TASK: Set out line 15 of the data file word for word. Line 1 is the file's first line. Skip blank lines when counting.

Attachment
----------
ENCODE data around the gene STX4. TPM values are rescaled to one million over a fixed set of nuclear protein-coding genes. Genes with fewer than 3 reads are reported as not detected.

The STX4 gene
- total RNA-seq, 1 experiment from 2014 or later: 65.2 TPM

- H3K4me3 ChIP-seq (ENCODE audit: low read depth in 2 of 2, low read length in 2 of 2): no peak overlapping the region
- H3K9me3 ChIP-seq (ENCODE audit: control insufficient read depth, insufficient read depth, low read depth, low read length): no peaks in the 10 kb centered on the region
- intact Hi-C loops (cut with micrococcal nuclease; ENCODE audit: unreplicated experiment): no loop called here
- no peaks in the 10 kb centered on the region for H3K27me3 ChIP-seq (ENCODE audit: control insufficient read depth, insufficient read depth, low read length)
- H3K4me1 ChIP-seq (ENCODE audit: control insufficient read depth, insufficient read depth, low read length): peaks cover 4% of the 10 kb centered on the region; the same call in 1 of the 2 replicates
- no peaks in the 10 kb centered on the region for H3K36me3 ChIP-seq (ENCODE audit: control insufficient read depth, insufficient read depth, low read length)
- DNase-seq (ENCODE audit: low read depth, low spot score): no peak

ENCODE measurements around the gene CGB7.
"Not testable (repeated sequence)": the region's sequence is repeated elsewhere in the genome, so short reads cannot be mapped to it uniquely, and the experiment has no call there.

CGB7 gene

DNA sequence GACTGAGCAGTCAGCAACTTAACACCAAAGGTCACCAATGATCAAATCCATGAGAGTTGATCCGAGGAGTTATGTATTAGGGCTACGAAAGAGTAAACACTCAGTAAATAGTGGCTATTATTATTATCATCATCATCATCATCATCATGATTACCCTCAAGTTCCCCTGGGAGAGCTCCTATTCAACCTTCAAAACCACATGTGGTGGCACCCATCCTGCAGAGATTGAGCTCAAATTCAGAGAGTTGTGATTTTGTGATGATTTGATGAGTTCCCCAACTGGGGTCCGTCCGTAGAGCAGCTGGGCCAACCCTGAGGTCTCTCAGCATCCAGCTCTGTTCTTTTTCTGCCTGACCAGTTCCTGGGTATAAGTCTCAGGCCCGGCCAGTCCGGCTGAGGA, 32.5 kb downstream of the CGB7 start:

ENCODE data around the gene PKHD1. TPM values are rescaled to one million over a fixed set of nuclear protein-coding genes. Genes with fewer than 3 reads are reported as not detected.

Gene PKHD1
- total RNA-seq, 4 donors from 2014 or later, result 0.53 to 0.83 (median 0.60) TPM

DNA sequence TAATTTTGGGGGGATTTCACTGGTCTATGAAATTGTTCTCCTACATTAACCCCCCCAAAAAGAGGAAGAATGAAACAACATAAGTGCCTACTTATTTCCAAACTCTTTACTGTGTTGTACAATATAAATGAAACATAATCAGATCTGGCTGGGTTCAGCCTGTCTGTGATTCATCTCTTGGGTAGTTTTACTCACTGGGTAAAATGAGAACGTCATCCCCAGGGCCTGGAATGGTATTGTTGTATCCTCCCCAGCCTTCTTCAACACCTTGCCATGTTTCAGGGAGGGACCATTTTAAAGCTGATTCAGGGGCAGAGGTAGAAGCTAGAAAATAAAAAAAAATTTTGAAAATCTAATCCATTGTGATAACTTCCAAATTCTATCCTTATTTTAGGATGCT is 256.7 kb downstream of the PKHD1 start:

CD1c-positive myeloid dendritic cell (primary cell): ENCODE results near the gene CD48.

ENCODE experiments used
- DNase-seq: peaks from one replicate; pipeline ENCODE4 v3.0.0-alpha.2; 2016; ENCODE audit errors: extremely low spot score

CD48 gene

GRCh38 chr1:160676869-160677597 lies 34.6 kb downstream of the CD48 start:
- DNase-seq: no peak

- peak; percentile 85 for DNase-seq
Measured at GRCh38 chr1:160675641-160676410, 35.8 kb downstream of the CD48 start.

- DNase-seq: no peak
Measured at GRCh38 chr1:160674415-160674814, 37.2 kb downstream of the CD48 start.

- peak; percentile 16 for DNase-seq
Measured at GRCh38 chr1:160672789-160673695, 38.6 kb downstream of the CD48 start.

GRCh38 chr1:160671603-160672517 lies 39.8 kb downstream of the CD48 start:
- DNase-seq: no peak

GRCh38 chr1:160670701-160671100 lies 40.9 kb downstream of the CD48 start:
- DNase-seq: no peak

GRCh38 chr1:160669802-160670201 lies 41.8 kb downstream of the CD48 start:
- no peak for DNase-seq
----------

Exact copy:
ENCODE data around the gene PKHD1. TPM values are rescaled to one million over a fixed set of nuclear protein-coding genes. Genes with fewer than 3 reads are reported as not detected.